However, the company says it and Campbell have “mutually decided to suspend their consulting arrangement” until a police investigation in the United Kingdom is complete.

    On Friday, the Daily Telegraph reported that London police are investigating a complaint from a woman who was an employee at the Canadian High Commission when Campbell was high commissioner to the U.K.

    The newspaper says the complainant alleges she was groped in 2013 and filed a complaint with police in January.

    The Metropolitan Police in London could not be reached for comment on Friday or Saturday.

    Campbell also could not be reached for comment, but a spokesman issued the following statement on his behalf:

    “This complaint was transparently disclosed and became the subject of a full due diligence investigation at the time by the Government of Canada and was found to be without merit.”

    The Daily Telegraph story includes the woman’s name, but The Canadian Press does not identify alleged victims of sexual assault without their active consent and was not able to contact the woman.

    Campbell was premier of British Columbia from 2001 until 2011. He was appointed high commissioner to the U.K. in 2011 and left the diplomatic post in 2016.

    The Canadian Press


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    International rules must be enforced, Freeland says after Munich conference

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  • Canada will continue to meet with like-minded nations as it aims to bridge divides between countries at a time of simmering international tensions, Foreign Affairs Minister Chrystia Freeland said from Germany on Saturday.

    The approach is necessary as Canada strives to reinforce the “rules-based international order,” Freeland said in a conference call with reporters as she wrapped up her time at the Munich Security Conference.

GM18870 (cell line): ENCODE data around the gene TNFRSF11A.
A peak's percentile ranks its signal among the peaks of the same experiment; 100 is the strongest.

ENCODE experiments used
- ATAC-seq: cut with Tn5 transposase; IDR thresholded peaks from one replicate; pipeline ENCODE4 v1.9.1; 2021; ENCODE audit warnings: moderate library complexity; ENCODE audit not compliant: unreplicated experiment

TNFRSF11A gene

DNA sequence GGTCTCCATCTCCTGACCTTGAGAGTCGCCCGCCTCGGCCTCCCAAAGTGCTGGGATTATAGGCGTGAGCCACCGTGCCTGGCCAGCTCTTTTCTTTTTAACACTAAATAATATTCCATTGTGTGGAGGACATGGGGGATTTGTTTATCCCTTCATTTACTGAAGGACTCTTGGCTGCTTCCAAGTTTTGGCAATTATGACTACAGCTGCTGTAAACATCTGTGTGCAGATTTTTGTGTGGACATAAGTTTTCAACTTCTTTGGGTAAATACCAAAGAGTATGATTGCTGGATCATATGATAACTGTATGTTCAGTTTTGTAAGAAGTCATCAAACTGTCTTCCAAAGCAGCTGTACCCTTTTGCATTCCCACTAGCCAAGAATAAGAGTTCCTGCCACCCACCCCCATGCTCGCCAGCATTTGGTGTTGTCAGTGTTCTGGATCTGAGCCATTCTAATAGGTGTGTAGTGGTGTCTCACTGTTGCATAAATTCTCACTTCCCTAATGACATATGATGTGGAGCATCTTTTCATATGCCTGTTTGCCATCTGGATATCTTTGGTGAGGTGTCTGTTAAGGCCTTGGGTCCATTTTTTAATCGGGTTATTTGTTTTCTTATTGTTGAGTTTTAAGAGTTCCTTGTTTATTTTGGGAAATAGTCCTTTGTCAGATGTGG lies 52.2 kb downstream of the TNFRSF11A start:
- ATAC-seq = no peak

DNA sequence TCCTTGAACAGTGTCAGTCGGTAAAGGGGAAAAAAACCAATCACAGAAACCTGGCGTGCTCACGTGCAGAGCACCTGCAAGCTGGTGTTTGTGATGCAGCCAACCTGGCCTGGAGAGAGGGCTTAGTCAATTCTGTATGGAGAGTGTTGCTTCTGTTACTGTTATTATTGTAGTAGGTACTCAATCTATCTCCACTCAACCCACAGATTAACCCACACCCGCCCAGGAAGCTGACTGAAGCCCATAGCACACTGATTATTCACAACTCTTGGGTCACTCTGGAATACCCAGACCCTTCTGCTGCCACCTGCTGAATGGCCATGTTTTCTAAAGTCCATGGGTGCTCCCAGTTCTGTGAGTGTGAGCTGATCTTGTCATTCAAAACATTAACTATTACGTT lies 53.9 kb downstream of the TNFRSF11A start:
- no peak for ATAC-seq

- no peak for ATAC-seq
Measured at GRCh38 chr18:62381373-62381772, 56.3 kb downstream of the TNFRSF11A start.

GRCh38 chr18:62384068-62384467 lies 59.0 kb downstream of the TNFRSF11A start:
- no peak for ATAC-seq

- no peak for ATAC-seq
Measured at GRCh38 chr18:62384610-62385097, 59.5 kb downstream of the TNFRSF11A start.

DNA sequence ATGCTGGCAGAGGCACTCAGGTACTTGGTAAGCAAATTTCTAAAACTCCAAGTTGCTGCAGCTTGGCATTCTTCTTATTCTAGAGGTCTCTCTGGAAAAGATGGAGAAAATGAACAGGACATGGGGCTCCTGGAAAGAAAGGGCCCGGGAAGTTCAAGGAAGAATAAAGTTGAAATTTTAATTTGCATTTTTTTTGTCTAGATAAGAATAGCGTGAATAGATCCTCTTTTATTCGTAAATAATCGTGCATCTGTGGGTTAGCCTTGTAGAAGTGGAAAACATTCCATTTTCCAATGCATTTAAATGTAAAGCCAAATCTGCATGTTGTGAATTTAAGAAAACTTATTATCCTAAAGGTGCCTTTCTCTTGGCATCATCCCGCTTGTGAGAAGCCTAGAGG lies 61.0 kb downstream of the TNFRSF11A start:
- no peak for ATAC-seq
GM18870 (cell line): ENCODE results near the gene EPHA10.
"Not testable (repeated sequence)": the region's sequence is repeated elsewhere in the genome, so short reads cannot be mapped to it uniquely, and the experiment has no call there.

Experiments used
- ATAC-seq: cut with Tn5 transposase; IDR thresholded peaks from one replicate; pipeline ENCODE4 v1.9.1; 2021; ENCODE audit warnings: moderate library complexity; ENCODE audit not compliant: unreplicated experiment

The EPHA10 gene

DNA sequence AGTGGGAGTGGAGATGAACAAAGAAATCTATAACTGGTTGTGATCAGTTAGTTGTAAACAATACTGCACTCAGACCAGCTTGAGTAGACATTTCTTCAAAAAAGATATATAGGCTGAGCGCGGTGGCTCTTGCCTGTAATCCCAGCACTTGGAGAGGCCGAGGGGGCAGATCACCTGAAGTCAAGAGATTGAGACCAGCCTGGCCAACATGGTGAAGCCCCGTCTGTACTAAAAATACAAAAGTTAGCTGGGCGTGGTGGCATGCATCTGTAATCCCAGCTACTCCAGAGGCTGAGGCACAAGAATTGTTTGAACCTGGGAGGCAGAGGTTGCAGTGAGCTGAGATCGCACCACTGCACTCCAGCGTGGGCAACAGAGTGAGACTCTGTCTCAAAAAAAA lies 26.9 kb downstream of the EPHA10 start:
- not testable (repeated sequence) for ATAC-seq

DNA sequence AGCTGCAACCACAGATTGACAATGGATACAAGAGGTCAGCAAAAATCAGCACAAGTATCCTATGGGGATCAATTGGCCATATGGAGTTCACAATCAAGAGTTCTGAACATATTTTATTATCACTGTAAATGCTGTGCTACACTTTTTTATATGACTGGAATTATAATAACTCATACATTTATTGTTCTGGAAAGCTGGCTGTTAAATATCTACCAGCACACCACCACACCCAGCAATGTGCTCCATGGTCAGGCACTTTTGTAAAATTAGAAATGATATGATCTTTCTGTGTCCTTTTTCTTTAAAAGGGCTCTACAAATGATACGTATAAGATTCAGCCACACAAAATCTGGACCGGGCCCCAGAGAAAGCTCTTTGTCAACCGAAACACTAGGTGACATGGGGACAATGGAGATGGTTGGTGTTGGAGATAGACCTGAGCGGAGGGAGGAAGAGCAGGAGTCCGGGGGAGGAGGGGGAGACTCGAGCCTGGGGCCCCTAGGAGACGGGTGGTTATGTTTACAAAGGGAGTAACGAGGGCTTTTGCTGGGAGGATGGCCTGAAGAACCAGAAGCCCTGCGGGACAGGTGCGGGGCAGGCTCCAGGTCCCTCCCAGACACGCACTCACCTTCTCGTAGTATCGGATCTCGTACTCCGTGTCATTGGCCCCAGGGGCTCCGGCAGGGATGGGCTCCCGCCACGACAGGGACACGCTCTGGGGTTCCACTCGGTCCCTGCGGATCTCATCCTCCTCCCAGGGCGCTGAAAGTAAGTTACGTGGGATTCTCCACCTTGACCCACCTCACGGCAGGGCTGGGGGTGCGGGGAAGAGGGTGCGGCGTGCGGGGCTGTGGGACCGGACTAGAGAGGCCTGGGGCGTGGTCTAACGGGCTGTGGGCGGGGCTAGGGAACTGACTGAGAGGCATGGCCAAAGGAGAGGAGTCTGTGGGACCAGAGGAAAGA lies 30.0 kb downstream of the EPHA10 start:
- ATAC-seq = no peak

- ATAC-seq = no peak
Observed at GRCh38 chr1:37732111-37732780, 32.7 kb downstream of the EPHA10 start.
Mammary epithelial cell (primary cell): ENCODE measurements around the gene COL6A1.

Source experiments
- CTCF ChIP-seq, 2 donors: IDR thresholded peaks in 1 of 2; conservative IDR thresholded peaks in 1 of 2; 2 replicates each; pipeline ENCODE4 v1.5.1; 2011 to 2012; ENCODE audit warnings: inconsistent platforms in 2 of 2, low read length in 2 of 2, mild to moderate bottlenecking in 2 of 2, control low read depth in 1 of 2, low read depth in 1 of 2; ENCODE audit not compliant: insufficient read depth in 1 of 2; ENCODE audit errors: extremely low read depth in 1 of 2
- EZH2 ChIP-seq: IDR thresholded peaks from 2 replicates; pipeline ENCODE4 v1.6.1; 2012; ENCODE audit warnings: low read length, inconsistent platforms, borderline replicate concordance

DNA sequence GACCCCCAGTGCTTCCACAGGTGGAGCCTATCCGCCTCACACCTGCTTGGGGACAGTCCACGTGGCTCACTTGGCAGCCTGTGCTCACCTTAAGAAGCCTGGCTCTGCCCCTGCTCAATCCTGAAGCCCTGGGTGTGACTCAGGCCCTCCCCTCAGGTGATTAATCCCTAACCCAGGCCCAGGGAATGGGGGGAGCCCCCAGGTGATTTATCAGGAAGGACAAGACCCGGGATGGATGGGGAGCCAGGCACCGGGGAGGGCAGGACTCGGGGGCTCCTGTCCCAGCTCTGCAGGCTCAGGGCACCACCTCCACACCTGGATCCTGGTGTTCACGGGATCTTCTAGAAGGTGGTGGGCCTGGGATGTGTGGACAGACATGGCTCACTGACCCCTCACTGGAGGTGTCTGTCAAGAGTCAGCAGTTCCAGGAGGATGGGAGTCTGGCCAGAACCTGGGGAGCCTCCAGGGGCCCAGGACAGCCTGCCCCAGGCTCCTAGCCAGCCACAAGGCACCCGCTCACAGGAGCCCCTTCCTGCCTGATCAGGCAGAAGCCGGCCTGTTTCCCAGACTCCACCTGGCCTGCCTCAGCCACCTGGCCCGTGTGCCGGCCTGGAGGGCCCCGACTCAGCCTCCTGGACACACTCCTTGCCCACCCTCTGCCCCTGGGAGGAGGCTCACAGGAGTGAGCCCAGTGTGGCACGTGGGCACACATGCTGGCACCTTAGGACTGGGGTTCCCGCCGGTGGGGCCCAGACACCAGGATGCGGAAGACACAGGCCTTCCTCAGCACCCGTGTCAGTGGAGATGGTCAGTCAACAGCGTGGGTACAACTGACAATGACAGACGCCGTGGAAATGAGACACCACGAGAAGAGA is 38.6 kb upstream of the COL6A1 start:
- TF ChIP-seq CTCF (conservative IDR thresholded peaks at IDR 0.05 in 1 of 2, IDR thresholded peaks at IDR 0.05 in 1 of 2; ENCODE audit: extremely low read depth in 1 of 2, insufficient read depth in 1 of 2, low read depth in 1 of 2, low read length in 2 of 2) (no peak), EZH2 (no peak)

“We also think we need to … bring together specific coalitions around specific issues,” she said, listing the Lima Group — which helped empower Venezuela’s opposition in its fight against President Nicolas Maduro — as an example of Canada doing just that.

    The group helped identify the politician Canada and its allies recognize as Venezuela’s real leader, Juan Guaido, as a contender to bring down Maduro’s regime.

    “There is now a very long list of countries who have recognized Juan Guaido as interim president,” she said. “That is a sign that the international community is coming together around democracy in Venezuela.”

    But she added that Canada is not — and should not be — leading the fight against Maduro.

    “This is a process led by the people of Venezuela,” she said. “They are the ones who need to win this effort. Our job as the international community is to support them, and that is very much what we’re doing.”

    She said that beyond seeking out like-minded countries, Canada will continue to name and shame those involved in human rights abuses, listing the country’s involvement in protesting the genocide of Rohingya Muslims in Myanmar as an example of such an approach.

    The federal government has appointed former Liberal MP Bob Rae as Canada’s special envoy to Myanmar and pledged $300 million over the next three years to combat the crisis there. Last September, Parliament voted unanimously to strip Myanmar’s de facto leader, Aung San Suu Kyi, of her honorary Canadian citizenship for failing to stop the atrocities committed against the Rohingya people.

    Freeland’s public push for a rules-following international order also comes in the midst of an ongoing dispute between Canada and China, following what she called the superpower’s “arbitrary” detention of two Canadians in apparent retaliation for Canada’s arrest of Huawei executive Meng Wanzhou.

    Freeland said the detention of Michael Spavor and Michael Kovrig was central to her discussion with Rob Malley, president of the International Crisis Group, and is yet another example of nations rallying together.

    “The ICG has been a very important partner in working to build international support,” she said.

    Numerous countries — including Germany, France, the Netherlands, the U.K., Australia, Estonia, Lithuania and Latvia — have spoken against the men’s detention. Earlier this week in Munich, U.S. Sen. Lindsey Graham said the American response had not been strong enough.

    Nicole Thompson, The Canadian Press